Is poor sleep affecting your work and lifestyle?
- Sleep deprivation can affect your performance at work and home
- Insomnia or disturbed sleep can be caused by a variety of factors.
- You may need further assistance from a GP if any of these apply to you.
It’s not unusual to have difficulty sleeping from time to time, but when it becomes a habit, you should seek professional help. Sleep deprivation can have a negative impact on how you function at work and home.
Sleep deprivation that is chronic can have a significant impact on your health.
We’ve highlighted a few different reasons for insomnia and disturbed sleep.
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It’s not always obvious which comes first: Insomnia or broken sleep is linked to depression. Depression is believed to disrupt sleep by disrupting body clocks that keep sleep in check, but chronic insomnia can also increase your risk of depression.
It’s possible that we become so anxious to get to sleep when we haven’t slept well for a few nights, the anxiety keeps us awake. Sleep anxiety can be reduced by accepting that waking up is normal and re-framing your thoughts. Relaxation exercises may help too.
Sleep apnoea occurs when the walls of the mouth and throat close during sleep. This reduces the oxygen flow to the body. Listening to someone snore and breathe can help you identify sleep apnoea. They may have short pauses lasting a few seconds or minutes. After a minute, the person will snore and gasp. They may also briefly wake up as they struggle to breath. The associated fatigue during the day can be dangerous if sleep apnoea is not treated promptly.
Sleep disturbances are caused by menopausal symptoms such as night sweats and hot flushes. Our body temperature must drop to fall asleep and remain asleep. You can prepare strategies that will help you cool off quickly so you can get back to bed if you are too hot. You can keep a fan or a bowl of ice water in your bedroom.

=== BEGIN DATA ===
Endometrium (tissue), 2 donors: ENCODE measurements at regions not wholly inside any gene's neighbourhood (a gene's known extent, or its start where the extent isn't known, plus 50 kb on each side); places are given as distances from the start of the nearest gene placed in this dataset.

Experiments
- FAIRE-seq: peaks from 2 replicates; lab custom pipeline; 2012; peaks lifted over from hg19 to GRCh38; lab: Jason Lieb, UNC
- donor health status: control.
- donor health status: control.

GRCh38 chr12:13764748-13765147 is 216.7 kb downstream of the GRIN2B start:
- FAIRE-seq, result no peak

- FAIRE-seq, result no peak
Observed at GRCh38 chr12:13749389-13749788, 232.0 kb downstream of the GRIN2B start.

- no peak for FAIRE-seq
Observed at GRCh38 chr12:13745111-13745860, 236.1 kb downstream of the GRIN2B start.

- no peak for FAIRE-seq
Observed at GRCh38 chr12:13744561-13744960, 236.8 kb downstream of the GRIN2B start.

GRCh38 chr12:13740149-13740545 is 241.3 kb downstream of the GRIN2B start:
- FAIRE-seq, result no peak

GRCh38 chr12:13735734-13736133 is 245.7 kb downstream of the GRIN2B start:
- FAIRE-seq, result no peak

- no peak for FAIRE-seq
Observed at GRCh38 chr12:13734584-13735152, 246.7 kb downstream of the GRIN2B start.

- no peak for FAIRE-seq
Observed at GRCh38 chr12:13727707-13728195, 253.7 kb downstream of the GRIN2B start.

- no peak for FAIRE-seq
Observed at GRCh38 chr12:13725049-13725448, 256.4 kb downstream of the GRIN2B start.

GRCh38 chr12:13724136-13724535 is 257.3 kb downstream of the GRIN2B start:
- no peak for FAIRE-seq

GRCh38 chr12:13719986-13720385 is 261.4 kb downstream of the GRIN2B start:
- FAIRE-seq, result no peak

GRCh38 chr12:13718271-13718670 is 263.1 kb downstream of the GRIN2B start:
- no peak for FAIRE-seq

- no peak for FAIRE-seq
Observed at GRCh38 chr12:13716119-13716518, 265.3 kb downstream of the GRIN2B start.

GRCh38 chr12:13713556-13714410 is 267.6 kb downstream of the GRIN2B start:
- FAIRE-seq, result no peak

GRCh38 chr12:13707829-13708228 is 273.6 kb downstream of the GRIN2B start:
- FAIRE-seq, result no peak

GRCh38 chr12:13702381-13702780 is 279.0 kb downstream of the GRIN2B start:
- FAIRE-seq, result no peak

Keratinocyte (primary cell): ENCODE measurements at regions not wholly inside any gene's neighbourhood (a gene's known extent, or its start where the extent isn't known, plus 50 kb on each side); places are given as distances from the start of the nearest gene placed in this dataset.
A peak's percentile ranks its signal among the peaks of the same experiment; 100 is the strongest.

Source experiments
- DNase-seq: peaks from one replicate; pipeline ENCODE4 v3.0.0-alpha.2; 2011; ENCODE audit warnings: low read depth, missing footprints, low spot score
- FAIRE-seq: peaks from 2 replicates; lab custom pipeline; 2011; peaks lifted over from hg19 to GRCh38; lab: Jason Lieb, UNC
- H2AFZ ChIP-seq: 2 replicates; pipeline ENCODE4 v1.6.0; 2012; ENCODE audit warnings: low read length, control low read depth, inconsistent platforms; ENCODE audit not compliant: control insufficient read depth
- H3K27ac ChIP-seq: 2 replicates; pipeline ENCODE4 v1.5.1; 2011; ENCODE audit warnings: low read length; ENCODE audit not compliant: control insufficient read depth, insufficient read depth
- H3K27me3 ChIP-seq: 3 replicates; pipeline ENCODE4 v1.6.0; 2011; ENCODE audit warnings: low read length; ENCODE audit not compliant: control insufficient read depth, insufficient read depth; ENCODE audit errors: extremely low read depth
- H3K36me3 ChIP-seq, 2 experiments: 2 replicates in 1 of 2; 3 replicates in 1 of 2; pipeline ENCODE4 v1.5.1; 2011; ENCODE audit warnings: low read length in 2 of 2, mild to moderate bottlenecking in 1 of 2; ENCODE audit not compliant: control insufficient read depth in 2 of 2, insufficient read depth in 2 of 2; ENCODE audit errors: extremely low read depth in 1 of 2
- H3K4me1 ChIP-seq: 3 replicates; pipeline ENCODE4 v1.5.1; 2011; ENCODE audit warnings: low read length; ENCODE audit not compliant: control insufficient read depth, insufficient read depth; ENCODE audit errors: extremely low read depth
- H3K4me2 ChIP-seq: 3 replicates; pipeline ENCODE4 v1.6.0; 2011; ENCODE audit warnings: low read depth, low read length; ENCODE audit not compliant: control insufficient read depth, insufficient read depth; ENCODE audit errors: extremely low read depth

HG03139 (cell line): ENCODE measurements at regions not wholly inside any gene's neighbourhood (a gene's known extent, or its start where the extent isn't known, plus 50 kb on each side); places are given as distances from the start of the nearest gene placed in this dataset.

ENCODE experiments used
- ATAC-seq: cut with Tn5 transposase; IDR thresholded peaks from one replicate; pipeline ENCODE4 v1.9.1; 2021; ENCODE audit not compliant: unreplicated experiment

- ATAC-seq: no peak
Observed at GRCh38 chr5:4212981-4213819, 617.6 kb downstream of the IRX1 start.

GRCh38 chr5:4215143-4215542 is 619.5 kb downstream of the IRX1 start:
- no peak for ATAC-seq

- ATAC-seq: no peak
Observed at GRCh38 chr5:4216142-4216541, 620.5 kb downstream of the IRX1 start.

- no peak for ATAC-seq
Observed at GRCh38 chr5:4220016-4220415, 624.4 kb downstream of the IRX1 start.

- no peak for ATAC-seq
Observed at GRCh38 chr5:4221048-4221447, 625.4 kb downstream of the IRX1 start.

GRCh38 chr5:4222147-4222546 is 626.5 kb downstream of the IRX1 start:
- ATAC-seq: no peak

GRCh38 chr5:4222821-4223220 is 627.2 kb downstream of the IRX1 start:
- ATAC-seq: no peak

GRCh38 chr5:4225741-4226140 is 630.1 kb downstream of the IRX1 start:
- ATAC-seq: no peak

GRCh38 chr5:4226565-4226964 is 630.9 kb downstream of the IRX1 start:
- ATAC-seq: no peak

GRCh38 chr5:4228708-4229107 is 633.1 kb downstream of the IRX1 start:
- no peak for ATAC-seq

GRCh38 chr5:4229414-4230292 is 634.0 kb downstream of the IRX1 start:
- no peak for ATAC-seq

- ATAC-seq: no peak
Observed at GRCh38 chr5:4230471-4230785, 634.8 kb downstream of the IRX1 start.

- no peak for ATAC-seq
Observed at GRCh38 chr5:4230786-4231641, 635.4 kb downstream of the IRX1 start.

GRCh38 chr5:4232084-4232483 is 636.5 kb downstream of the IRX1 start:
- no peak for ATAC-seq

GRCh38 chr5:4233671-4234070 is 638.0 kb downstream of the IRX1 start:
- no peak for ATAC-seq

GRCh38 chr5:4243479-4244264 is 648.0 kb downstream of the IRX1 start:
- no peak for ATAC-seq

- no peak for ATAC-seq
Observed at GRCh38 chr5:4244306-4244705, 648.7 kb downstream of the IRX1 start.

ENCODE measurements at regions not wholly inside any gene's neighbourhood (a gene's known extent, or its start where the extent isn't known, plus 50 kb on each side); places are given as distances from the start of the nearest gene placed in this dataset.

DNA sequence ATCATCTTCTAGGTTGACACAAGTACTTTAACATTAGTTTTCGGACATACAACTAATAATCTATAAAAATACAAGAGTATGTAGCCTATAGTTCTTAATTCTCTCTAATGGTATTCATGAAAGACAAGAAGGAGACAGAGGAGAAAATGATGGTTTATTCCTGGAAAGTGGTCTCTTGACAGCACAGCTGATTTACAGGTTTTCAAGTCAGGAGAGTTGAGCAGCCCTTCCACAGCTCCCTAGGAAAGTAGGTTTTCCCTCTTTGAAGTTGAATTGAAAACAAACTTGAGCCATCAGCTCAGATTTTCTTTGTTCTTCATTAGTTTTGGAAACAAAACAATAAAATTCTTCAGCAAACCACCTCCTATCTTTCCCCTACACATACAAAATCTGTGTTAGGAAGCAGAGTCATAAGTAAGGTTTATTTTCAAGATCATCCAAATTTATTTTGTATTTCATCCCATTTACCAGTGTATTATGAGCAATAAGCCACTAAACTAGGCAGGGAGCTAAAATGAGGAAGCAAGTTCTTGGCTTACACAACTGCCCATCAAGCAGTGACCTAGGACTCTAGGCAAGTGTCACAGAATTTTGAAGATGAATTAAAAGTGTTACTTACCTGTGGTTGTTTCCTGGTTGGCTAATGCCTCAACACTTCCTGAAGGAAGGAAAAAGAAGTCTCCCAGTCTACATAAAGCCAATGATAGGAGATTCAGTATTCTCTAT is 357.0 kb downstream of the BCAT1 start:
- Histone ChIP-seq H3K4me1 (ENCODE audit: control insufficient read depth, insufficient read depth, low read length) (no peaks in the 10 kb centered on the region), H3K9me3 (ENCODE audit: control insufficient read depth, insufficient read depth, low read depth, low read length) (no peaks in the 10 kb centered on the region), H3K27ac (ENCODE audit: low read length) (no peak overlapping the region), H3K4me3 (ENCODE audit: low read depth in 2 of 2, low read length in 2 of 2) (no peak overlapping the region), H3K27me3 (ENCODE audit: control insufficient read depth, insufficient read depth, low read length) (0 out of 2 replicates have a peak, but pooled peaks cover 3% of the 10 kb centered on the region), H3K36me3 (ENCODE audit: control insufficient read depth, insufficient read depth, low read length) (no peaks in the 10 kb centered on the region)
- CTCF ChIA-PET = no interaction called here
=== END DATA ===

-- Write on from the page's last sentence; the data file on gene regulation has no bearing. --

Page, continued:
Delayed Sleep Phase Syndrome
Melatonin, the sleep hormone, must rise in order to make us feel sleepy. Some people’s levels of melatonin do not rise until later in the evening, which makes it hard to fall asleep before midnight.
Advanced Sleep Phase Syndrome
It is similar to the previous problem, except the person feels sleepy in the early evenings, sometimes even before six. It may cause them to awaken in the wee hours of the night and not be able to fall back asleep.
Restless Legs Syndrome
This syndrome can cause uncomfortable sensations to occur in the arms and legs. These sensations can be described as prickly, painful, crawling or tingling. They may also cause an uncontrollable urge to move your legs. Self-help methods and medications may be used to treat this problem.
Periodic Limb Motions in Sleep
Involuntary leg movements can be caused by periodic limb movements during sleep, such as flexing toes, bending knees or hip twitching. It can disrupt the sleep of a person who has PLMS, or anyone else sharing the bed. It can sometimes be treated with a reduction in alcohol, caffeine or smoking as well as certain medications.
Sleep problems can be treated by seeking help.
You should seek the help of your GP if you have been experiencing sleepless nights over a period longer than a couple weeks, or relying on sleeping pills to sleep for more than two weeks. Your doctor may offer advice or refer you to an expert sleep specialist or psychologist depending on the issue.
The information provided here should only be used as an aid and not as a replacement for medical or other professional advice. If you have any questions or concerns regarding your health, we recommend you speak to your doctor or another qualified health professional.
Bartlett D Paisley L Desai A. Insomnia: diagnosis and management. Medicine Today. 2006; 7(8).
Berk M. Sleep and depression — theory and practice. Australian Family Physician. 2009; 38(5): 302–304.
beyondblue. Sleeping well [Online; accessed Jul 2016] Available from: http://www.mindhealthconnect.org.au
Breus M J. WebMD. Sleep habits: More important than you think [Online; last updated Mar 2006; accessed Jul 2016] Available from: www.webmd.com